"I heard she went nuts toward the end," Peter remarked.

"Cassandra became convinced she could see the future, and that her paintings depicted future events," Dave explained.

"Yeah, and my understanding is that they got pretty bleak, and that none of them came true," replied Peter.

"Her explanation was that all of them were depictions of the far future, and that one painting would prove the rest of them were authentic visions."

"Did she happen to mention where that one painting was?"

"No, but she did hint it would not be discovered until the destruction of this building."

"Nice foreshadowing, so anyway, what kind of bleak future did she think we would have?" asked Peter

"Violent storms, sea levels rising, droughts and floods, sort of wrath of God stuff."

"Or wrath of global warming, which scientists are predicting anyway," Peter pointed out.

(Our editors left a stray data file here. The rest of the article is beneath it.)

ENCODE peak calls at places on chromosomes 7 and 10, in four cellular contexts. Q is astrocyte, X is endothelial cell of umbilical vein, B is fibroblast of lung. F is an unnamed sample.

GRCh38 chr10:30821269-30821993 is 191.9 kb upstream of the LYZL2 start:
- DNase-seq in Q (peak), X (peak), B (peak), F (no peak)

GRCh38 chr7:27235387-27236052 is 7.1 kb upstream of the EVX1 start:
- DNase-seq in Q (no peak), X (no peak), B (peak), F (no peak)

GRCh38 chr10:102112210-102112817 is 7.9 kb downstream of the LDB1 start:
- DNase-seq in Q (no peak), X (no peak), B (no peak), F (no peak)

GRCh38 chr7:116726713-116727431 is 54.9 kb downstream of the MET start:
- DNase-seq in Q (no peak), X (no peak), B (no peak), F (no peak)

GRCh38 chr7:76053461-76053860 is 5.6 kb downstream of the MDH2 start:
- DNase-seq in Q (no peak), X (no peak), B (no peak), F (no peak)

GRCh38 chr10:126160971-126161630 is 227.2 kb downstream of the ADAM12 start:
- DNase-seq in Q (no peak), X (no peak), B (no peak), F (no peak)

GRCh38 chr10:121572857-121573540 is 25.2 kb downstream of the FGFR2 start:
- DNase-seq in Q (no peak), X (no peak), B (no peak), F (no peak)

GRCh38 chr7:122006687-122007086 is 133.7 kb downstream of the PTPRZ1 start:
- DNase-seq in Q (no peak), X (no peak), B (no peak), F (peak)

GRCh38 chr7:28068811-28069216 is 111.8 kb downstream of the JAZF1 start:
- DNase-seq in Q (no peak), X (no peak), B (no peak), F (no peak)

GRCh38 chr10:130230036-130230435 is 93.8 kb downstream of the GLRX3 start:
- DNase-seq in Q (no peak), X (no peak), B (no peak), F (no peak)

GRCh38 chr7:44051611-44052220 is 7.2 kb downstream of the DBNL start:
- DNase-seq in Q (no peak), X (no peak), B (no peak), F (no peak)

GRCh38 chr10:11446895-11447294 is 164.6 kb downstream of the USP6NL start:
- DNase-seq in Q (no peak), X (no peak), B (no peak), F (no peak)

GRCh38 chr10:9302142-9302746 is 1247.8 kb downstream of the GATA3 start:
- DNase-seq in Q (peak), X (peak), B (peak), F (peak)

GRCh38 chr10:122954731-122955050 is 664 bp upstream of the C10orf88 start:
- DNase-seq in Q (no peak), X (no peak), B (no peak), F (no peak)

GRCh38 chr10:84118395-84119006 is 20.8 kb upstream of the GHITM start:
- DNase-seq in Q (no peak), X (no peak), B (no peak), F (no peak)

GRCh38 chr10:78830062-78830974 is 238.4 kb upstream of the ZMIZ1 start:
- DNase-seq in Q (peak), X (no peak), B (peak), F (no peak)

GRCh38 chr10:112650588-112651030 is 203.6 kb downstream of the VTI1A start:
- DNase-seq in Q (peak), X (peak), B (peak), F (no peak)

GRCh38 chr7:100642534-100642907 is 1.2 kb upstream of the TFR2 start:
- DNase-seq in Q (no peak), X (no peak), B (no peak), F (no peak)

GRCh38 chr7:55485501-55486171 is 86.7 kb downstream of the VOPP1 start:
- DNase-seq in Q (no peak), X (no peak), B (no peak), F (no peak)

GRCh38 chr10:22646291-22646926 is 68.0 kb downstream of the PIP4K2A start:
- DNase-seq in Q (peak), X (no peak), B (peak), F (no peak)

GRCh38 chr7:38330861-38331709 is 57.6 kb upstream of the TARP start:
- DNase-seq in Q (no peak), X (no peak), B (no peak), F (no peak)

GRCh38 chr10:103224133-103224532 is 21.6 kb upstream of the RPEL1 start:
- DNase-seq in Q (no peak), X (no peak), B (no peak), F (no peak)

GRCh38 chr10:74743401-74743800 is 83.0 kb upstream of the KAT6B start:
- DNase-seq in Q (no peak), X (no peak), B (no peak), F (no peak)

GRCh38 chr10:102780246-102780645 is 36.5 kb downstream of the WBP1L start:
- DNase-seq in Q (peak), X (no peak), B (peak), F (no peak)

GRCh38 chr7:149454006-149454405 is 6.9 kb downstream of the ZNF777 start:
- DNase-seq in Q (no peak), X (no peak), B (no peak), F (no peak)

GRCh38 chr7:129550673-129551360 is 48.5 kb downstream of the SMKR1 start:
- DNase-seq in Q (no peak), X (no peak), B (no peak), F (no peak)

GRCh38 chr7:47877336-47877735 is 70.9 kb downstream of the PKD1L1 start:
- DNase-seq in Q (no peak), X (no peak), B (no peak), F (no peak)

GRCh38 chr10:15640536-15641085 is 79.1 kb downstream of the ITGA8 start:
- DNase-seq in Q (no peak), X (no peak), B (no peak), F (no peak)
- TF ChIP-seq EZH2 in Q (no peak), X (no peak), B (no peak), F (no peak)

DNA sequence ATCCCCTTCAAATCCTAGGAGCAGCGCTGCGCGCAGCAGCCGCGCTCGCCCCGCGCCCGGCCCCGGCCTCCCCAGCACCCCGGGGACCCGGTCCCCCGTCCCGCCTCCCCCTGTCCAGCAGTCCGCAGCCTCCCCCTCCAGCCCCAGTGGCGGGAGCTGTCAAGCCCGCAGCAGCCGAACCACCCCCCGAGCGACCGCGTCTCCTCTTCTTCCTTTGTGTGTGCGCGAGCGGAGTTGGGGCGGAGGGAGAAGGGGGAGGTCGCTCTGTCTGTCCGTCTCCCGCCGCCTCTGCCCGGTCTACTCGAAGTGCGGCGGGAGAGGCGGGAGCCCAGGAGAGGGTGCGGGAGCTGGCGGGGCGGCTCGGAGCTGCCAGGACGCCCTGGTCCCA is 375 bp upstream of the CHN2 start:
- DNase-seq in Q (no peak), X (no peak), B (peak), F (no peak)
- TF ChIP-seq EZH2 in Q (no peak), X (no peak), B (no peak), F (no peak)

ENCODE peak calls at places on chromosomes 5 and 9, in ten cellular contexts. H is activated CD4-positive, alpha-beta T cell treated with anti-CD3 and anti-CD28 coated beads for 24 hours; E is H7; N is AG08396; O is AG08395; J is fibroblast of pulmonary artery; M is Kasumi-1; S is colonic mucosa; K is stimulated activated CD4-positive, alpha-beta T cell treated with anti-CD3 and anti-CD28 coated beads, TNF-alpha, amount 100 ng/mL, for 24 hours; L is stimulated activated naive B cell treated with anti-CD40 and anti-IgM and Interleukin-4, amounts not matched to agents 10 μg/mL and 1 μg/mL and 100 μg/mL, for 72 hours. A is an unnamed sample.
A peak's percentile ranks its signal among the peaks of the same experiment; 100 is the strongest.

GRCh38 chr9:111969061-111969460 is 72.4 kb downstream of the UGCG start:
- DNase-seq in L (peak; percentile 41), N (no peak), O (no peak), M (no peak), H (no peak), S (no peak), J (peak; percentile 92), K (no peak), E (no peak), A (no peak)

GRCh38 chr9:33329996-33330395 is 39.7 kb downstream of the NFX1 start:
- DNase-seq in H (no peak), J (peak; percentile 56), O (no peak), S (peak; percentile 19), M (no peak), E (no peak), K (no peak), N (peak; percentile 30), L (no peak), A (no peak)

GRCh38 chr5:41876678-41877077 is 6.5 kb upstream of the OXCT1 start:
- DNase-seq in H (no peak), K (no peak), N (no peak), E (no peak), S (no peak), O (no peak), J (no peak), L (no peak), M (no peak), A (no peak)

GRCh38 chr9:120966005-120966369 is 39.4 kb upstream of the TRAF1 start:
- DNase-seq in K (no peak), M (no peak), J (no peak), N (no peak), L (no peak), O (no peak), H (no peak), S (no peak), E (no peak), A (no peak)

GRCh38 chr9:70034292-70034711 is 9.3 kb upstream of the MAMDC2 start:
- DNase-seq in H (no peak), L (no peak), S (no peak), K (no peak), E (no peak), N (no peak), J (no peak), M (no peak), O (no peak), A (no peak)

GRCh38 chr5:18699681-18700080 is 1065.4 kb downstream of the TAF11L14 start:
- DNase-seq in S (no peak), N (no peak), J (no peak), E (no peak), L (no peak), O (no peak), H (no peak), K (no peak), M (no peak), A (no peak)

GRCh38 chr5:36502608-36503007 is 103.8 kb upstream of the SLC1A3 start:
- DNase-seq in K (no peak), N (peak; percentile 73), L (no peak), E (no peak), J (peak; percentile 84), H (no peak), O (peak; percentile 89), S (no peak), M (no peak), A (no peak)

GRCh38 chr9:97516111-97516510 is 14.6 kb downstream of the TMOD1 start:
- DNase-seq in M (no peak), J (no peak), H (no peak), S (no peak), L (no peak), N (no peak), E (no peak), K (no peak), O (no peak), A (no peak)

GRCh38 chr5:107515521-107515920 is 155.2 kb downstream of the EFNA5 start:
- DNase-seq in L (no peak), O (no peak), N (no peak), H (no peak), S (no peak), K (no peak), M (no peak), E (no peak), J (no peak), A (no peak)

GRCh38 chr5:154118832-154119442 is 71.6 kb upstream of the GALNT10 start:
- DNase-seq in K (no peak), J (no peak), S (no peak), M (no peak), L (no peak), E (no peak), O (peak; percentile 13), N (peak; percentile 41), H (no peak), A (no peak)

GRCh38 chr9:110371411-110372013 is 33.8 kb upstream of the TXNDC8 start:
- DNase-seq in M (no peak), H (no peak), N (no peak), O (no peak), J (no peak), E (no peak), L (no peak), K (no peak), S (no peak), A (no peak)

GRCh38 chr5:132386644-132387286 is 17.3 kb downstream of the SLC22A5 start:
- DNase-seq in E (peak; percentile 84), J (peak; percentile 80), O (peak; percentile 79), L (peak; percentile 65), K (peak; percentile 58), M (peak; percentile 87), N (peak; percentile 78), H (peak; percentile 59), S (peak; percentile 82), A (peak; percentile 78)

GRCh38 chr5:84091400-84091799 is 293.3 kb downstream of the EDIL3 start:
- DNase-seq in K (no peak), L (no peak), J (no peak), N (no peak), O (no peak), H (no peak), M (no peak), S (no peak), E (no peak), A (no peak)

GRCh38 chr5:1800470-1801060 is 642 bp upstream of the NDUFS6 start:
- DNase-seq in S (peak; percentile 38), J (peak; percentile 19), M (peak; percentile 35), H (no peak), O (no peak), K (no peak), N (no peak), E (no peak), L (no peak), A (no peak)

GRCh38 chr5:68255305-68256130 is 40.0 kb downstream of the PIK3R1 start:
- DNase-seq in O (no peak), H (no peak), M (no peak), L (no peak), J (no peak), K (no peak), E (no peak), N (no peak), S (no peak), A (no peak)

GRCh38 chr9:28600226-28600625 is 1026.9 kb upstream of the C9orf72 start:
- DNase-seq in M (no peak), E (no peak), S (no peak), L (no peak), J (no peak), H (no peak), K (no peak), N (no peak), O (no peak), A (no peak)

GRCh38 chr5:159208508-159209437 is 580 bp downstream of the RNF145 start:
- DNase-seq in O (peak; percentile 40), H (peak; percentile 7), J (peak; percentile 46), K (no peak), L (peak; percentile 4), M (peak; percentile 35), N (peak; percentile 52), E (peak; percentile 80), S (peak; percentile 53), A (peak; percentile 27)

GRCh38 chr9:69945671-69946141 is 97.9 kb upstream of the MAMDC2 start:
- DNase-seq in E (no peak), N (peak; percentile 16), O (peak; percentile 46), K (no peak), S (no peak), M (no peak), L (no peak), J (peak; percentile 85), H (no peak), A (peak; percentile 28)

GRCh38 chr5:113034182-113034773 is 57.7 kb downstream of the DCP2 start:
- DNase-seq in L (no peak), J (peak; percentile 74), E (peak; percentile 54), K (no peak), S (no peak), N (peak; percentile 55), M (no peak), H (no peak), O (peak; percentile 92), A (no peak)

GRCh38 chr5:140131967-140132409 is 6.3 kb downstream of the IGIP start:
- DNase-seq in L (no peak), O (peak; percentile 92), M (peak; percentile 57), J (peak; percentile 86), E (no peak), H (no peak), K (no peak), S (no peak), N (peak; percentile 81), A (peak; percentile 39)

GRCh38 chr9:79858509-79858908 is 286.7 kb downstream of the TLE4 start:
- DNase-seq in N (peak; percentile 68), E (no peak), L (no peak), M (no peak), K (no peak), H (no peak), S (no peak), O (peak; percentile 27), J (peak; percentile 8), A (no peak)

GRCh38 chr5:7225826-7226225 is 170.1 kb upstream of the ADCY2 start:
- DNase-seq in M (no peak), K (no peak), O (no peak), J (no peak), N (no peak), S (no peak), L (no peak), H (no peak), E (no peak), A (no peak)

"Yeah, but she was paining more than 100 years ago."

"Were there any details in it that could pinpoint specific locations?" asked Peter.

"Well she did have some coastal cities with flooding, and some of them resembled known cities, but some of the buildings were wrong, even wrong for today. Of course since we don't know what year she is supposedly predicting, we can't know what the skyline would be. Some of the buildings are correct, but generally those are buildings that were around when she did the painting so it doesn't prove anything."

"No newer ones?"

"They are paintings not photographs, so they wouldn't be exact. Yes, there do appear to be some buildings in some of the paintings that look like existing buildings that were erected in the last 100 years, but it depends on who you ask as to how much value they put on that. The paintings are missing some buildings that are there, and have others that do not exist."

"But still," Peter said.

Dave shrugged "But still nobody is convinced. On her death bed she did mention the one painting that would erase all doubt, but she refused to give any details about it."